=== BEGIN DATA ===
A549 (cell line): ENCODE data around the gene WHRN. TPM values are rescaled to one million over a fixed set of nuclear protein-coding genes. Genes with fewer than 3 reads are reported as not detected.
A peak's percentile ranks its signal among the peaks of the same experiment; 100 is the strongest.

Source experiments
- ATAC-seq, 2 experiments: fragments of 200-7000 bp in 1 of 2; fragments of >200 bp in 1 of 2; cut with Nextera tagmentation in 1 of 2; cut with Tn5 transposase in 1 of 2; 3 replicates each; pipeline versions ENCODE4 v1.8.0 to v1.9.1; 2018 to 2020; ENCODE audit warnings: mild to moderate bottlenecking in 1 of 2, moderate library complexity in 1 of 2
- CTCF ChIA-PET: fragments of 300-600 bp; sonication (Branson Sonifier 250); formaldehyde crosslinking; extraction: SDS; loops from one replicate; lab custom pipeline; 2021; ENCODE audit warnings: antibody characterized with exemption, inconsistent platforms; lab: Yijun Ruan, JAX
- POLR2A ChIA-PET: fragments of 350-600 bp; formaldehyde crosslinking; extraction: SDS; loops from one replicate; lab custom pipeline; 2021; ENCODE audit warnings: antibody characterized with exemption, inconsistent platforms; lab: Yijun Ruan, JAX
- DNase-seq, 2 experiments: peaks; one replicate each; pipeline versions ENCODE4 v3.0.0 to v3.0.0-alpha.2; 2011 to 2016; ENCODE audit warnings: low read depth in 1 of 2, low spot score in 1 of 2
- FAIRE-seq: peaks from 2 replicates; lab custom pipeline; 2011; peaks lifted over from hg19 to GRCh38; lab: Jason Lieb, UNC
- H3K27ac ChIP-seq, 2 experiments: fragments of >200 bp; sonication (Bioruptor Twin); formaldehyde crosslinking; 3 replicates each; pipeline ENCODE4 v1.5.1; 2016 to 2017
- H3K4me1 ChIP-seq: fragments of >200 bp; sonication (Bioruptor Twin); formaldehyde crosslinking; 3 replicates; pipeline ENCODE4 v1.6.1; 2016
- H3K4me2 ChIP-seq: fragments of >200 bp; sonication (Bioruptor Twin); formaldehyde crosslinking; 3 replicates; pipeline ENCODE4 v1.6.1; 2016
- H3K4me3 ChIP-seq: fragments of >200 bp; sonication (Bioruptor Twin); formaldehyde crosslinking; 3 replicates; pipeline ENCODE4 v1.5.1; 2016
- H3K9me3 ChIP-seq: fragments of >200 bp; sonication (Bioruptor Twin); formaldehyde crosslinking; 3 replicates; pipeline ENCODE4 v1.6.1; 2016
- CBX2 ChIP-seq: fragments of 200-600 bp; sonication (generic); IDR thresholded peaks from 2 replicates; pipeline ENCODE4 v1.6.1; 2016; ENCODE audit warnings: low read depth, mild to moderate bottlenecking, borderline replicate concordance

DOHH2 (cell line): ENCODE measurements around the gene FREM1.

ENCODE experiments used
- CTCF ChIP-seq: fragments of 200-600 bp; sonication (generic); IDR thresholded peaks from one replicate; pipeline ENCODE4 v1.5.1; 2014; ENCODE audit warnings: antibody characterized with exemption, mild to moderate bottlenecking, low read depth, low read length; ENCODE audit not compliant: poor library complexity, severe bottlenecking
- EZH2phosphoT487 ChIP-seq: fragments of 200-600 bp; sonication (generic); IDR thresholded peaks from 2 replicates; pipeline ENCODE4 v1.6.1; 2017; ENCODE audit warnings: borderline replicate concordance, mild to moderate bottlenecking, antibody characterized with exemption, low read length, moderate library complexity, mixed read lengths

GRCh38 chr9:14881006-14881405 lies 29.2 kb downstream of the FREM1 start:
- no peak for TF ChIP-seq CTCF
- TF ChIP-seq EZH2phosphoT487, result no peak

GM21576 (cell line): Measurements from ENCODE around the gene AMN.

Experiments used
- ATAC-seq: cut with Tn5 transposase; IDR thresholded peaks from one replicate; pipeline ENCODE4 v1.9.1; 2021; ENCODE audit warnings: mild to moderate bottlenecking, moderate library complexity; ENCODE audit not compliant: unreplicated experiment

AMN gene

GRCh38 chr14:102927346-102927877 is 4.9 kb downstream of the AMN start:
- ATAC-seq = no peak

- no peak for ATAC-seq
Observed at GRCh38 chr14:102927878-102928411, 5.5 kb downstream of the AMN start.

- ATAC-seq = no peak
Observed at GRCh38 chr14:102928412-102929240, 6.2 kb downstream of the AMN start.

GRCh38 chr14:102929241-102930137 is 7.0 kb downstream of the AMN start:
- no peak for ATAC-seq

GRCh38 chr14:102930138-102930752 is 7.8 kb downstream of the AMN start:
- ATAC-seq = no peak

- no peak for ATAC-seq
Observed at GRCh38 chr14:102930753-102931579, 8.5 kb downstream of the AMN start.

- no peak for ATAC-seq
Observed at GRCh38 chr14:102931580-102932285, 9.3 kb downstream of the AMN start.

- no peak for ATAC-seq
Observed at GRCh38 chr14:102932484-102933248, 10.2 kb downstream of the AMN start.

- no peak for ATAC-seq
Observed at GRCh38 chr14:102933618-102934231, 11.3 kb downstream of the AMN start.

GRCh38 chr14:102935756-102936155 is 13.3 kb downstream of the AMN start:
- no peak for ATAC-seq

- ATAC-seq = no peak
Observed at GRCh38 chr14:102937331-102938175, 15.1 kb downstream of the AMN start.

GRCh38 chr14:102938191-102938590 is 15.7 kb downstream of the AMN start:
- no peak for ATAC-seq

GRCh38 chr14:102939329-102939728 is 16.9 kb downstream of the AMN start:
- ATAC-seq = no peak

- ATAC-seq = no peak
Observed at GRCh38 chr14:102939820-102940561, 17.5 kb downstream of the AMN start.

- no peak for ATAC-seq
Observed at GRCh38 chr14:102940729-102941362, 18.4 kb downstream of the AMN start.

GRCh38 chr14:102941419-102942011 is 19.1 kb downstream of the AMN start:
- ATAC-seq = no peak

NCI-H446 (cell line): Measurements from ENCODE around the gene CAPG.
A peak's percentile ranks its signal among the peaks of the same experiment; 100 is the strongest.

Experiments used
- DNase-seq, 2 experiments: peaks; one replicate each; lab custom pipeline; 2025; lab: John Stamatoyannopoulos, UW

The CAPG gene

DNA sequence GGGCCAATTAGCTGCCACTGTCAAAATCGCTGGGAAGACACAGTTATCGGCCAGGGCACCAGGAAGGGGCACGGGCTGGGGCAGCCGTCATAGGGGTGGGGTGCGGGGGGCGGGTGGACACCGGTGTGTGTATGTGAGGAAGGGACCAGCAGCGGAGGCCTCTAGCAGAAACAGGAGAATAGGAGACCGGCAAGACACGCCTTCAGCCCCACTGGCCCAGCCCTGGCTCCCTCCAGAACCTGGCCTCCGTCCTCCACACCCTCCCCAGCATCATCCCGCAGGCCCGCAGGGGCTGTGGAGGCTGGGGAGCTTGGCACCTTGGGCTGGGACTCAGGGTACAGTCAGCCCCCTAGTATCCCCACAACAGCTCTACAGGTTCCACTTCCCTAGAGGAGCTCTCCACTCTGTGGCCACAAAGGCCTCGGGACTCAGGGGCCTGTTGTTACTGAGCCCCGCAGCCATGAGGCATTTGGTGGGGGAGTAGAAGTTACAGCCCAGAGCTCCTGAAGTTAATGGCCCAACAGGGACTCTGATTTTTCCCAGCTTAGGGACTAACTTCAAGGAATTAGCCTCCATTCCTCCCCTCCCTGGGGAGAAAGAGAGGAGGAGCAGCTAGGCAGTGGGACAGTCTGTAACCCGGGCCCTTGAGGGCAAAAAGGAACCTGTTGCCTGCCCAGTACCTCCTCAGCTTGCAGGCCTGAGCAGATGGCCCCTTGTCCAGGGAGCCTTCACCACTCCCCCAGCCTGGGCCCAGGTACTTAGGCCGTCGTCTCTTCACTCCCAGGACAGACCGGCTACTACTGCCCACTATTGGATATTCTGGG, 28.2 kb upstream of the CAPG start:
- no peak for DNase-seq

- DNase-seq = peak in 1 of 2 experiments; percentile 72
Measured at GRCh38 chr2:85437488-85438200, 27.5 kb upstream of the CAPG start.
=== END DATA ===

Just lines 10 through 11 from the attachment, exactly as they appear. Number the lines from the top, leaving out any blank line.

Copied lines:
- H3K4me1 ChIP-seq: fragments of >200 bp; sonication (Bioruptor Twin); formaldehyde crosslinking; 3 replicates; pipeline ENCODE4 v1.6.1; 2016
- H3K4me2 ChIP-seq: fragments of >200 bp; sonication (Bioruptor Twin); formaldehyde crosslinking; 3 replicates; pipeline ENCODE4 v1.6.1; 2016